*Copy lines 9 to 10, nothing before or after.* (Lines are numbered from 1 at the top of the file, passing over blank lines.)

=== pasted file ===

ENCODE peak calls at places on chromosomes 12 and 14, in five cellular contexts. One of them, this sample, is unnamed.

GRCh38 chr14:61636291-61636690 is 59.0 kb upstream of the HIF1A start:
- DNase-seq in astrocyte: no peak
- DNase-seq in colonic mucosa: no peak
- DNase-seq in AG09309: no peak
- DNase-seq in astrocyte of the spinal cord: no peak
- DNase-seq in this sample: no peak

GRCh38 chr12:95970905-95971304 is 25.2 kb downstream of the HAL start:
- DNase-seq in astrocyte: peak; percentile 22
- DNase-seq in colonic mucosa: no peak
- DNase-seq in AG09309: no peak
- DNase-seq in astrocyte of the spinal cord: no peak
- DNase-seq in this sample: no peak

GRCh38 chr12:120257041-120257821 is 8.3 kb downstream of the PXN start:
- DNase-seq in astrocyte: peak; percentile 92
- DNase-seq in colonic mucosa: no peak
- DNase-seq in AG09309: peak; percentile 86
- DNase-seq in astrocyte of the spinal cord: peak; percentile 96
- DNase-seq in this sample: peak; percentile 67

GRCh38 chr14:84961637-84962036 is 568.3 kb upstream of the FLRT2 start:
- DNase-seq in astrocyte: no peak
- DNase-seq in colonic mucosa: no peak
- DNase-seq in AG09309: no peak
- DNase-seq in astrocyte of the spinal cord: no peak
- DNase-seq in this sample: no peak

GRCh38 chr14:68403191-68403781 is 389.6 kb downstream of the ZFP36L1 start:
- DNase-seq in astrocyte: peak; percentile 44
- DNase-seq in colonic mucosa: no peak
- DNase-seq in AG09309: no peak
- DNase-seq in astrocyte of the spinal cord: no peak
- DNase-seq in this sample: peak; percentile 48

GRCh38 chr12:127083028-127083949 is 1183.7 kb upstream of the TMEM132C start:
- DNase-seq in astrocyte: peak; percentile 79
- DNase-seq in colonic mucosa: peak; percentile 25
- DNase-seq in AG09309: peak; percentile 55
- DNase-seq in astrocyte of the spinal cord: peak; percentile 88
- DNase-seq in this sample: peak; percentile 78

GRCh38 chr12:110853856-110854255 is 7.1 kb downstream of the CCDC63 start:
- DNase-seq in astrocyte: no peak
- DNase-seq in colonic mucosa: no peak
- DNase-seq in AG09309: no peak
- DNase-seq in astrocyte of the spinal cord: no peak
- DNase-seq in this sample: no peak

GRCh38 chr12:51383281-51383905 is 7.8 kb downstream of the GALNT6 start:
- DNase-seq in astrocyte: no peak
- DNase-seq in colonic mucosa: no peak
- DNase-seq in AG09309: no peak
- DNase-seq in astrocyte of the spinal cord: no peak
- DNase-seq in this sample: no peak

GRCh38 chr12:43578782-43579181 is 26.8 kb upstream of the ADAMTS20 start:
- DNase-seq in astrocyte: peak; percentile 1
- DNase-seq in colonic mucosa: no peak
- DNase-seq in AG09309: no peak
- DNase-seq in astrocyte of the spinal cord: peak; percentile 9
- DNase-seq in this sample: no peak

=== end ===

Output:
- DNase-seq in astrocyte: peak; percentile 22
- DNase-seq in colonic mucosa: no peak